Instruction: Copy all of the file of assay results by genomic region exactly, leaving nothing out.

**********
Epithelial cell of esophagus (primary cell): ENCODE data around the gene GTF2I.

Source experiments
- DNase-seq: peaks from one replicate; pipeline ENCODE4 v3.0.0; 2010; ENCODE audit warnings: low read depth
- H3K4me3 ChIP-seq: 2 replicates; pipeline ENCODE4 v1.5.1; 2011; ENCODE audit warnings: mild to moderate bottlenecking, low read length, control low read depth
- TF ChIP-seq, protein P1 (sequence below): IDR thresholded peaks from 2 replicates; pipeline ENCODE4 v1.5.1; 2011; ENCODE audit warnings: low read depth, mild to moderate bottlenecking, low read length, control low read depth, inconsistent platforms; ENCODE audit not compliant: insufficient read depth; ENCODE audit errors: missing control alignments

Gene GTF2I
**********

Epithelial cell of esophagus (primary cell): ENCODE data around the gene GTF2I.

Source experiments
- DNase-seq: peaks from one replicate; pipeline ENCODE4 v3.0.0; 2010; ENCODE audit warnings: low read depth
- H3K4me3 ChIP-seq: 2 replicates; pipeline ENCODE4 v1.5.1; 2011; ENCODE audit warnings: mild to moderate bottlenecking, low read length, control low read depth
- TF ChIP-seq, protein P1 (sequence below): IDR thresholded peaks from 2 replicates; pipeline ENCODE4 v1.5.1; 2011; ENCODE audit warnings: low read depth, mild to moderate bottlenecking, low read length, control low read depth, inconsistent platforms; ENCODE audit not compliant: insufficient read depth; ENCODE audit errors: missing control alignments

Gene GTF2I